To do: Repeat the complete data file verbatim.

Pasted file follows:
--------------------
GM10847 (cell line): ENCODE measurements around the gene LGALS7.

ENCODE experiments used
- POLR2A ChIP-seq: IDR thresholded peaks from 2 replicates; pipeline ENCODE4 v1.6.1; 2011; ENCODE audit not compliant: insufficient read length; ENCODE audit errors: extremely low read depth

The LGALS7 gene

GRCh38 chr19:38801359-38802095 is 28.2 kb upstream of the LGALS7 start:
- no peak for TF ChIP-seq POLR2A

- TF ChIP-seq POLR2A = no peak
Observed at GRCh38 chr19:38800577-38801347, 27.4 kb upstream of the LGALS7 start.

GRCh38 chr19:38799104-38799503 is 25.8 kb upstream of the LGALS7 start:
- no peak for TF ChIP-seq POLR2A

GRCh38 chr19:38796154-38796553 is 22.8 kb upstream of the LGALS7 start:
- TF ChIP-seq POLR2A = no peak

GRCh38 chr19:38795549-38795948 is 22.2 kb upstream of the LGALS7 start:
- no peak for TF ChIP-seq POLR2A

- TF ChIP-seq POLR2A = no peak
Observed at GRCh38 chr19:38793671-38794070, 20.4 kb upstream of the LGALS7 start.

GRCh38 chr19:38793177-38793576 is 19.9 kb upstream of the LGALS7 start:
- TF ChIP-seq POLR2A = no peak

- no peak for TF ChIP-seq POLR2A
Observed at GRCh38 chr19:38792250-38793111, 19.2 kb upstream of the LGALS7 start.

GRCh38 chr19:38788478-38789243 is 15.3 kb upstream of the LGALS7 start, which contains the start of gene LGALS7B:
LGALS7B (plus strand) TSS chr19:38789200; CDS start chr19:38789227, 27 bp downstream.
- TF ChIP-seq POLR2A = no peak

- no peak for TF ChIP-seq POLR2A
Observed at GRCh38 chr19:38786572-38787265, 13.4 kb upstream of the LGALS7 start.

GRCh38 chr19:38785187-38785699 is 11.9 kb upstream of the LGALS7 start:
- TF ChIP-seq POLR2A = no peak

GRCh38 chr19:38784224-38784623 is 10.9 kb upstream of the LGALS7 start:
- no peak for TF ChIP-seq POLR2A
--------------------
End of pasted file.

GM10847 (cell line): ENCODE measurements around the gene LGALS7.

ENCODE experiments used
- POLR2A ChIP-seq: IDR thresholded peaks from 2 replicates; pipeline ENCODE4 v1.6.1; 2011; ENCODE audit not compliant: insufficient read length; ENCODE audit errors: extremely low read depth

The LGALS7 gene

GRCh38 chr19:38801359-38802095 is 28.2 kb upstream of the LGALS7 start:
- no peak for TF ChIP-seq POLR2A

- TF ChIP-seq POLR2A = no peak
Observed at GRCh38 chr19:38800577-38801347, 27.4 kb upstream of the LGALS7 start.

GRCh38 chr19:38799104-38799503 is 25.8 kb upstream of the LGALS7 start:
- no peak for TF ChIP-seq POLR2A

GRCh38 chr19:38796154-38796553 is 22.8 kb upstream of the LGALS7 start:
- TF ChIP-seq POLR2A = no peak

GRCh38 chr19:38795549-38795948 is 22.2 kb upstream of the LGALS7 start:
- no peak for TF ChIP-seq POLR2A

- TF ChIP-seq POLR2A = no peak
Observed at GRCh38 chr19:38793671-38794070, 20.4 kb upstream of the LGALS7 start.

GRCh38 chr19:38793177-38793576 is 19.9 kb upstream of the LGALS7 start:
- TF ChIP-seq POLR2A = no peak

- no peak for TF ChIP-seq POLR2A
Observed at GRCh38 chr19:38792250-38793111, 19.2 kb upstream of the LGALS7 start.

GRCh38 chr19:38788478-38789243 is 15.3 kb upstream of the LGALS7 start, which contains the start of gene LGALS7B:
LGALS7B (plus strand) TSS chr19:38789200; CDS start chr19:38789227, 27 bp downstream.
- TF ChIP-seq POLR2A = no peak

- no peak for TF ChIP-seq POLR2A
Observed at GRCh38 chr19:38786572-38787265, 13.4 kb upstream of the LGALS7 start.

GRCh38 chr19:38785187-38785699 is 11.9 kb upstream of the LGALS7 start:
- TF ChIP-seq POLR2A = no peak

GRCh38 chr19:38784224-38784623 is 10.9 kb upstream of the LGALS7 start:
- no peak for TF ChIP-seq POLR2A